This is the self-fulfilling loop referenced earlier; what gets measured by funders is what is incentivized to get done, with funders’ priorities potentially superseding clients’ real needs and priorities. But what if we could shift the mindset of all stakeholders, including funders, to recognize that the employability needs of clients should drive services and that their progress toward goal achievement is critically important – and, in fact, the only way to achieve sustainable outcomes? To do this, the sector must have the ability to provide evidence (proof) that clients have made progress, even if they are not yet employed.

More from this issue of Careering:

The hybrid future: Shifting employment services to meet client needs

Cross-cutting concerns for public policy in career development

What students want from employers to create safe, inclusive workplaces

A new way of evaluating outcomes

Over the past decade, the Canadian Career Development Foundation (CCDF) has partnered with multiple jurisdictions and frontline CDPs across Canada on the “art of the possible” when it comes to employability assessment, service planning and delivery, data collection and the story of impact our sector can tell. The resulting tool, PRIME, engages clients in a robust assessment of employability strengths and needs, captures a richer range of progress and outcomes indicators, and uses this data to feed improved service and impact. PRIME is now being integrated into career/employment services, with clients actively shaping the interventions they need and CDPs providing strong evidence of the deeper and wider impacts of quality career services.

Here are just a few highlights from the most recent research:

  • Statistically significant positive changes in clients across 48 progress indicators across the full spectrum of employability dimensions (e.g. pre-employability/readiness, career exploration/decision-making, skills enhancement, intra-personal factors such as hope, resilience and motivation);
  • Statistically significant positive changes in clients across 16 indicators of mental health/wellness;
  • Data on client community engagement and involvement in part-time work, volunteerism, entrepreneurship and self-care;
  • And, of course, outcome data on employment and training.

CDPs involved in using PRIME as part of this research – and who were able to generate and use the resulting evidence – were transformed as well. A broader mindset shift affected CDPs’ ownership and empowerment, with positive impacts on their sense of professionalism, commitment to ethical practice and quality service, client engagement and – not surprisingly – evidence-based practice.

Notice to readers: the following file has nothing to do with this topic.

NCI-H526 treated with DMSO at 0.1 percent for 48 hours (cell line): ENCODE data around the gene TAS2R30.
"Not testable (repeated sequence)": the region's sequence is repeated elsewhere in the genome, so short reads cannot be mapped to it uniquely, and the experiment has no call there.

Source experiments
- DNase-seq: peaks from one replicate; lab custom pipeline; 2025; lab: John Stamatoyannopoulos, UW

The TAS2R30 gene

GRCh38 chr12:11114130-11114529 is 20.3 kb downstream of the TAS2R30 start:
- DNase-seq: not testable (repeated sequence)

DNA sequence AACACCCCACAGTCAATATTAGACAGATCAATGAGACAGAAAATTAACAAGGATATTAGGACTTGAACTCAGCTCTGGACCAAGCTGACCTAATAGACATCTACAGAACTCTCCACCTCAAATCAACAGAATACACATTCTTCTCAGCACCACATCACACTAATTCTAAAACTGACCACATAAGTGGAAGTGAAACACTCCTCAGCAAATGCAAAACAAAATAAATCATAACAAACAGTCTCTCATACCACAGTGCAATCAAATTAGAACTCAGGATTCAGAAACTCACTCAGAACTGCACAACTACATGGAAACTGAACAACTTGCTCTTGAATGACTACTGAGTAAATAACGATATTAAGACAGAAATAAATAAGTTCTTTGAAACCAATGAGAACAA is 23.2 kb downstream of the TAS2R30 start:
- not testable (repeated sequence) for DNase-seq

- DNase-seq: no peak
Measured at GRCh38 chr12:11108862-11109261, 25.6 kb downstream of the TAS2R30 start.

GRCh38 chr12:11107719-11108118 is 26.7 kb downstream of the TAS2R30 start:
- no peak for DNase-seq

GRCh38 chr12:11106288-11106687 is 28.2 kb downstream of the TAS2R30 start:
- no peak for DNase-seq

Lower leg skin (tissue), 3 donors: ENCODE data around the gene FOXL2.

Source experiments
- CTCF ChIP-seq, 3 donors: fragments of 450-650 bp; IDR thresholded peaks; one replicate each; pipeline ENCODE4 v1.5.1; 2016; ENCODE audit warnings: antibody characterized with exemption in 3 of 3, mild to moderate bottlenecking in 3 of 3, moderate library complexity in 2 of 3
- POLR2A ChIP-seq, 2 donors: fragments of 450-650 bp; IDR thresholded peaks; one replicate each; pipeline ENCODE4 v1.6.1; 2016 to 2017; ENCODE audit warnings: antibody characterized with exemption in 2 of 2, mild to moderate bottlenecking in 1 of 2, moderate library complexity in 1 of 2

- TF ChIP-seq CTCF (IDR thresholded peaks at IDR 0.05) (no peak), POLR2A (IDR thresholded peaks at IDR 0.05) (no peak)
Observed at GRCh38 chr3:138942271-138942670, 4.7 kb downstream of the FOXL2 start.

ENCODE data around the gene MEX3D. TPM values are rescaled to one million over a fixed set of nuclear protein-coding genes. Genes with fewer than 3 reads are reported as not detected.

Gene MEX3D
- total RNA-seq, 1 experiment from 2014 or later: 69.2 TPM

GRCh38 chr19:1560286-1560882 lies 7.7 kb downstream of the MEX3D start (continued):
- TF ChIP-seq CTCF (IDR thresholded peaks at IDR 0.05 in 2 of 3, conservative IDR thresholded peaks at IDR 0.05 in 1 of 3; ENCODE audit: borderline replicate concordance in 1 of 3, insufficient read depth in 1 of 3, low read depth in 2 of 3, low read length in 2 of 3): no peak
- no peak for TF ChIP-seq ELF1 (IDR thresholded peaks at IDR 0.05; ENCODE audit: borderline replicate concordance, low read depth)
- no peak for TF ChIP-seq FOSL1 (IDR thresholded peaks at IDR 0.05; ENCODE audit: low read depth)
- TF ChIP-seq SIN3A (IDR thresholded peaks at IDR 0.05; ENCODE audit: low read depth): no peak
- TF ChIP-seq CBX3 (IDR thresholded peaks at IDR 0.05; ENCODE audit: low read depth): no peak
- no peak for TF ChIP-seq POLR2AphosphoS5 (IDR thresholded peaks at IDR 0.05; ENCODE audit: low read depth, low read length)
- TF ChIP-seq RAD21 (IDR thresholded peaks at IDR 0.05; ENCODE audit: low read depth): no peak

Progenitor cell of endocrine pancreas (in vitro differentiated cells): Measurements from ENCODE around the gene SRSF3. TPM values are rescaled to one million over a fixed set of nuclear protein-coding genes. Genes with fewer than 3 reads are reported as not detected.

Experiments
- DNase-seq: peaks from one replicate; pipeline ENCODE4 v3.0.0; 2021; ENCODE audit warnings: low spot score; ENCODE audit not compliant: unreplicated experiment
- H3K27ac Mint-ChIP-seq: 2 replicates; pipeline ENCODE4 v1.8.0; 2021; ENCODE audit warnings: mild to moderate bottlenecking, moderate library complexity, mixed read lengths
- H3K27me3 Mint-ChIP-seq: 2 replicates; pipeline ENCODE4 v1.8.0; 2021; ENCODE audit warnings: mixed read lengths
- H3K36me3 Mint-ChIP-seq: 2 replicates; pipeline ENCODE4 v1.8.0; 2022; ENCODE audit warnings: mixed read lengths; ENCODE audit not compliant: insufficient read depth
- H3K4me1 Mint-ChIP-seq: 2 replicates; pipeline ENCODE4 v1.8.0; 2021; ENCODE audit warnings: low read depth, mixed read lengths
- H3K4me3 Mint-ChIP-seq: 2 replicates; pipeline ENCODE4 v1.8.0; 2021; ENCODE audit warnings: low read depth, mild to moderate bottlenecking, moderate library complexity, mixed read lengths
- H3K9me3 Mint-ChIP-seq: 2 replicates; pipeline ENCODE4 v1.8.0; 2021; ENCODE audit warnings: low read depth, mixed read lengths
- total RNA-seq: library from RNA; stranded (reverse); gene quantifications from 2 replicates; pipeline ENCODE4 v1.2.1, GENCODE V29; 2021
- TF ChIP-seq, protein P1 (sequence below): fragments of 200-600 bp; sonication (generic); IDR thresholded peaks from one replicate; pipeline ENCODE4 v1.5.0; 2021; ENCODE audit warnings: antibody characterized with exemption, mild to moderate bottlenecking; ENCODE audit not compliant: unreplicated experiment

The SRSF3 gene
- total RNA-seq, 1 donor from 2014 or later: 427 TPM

These kinds of developments that begin to shift our thinking about progress and outcomes are moving the career development profession in Canada forward. Tools like PRIME allow CDPs to take charge of our own data, ensuring we can measure meaningful and concrete progress in addition to the outcome data funders value. Only then will we be positioned to tell full and real stories of client transformation – both the progress they made, and the outcomes achieved.

To achieve this goal, CDPs must shift their mindset to owning their data, and the story it tells. What we measure matters, but decisions about what gets measured must come from the profession, not the funder. Our collective minds must shift from:

  • a preoccupation with outcomes to a preoccupation with context, progress and outcomes
  • services driven by funder priorities and program availability to services driven by client needs and evidence of progress
  • a focus on client numbers to a focus on client change

The research briefly described here creates a foundation for providing tools and supports as our field shifts its mindset to truly embracing our capacity and identity as evidence-based professionals.

Dr. Deirdre Pickerell is an award-winning career development leader. She has spent many years exploring the data that demonstrates impact of career services and has led the recent research teams examining evidence-based practice.

As Executive Director of CCDF, Sareena Hopkins works to strengthen the impact of the career development sector by moving from ideas to action in areas of public policy, research and development, capacity building and advocacy.

Lynne Bezanson is Executive Director Emeritus of the Canadian Career Development Foundation (CCDF), which means that she has been contributing to the career development field for a very long time and simply cannot stop!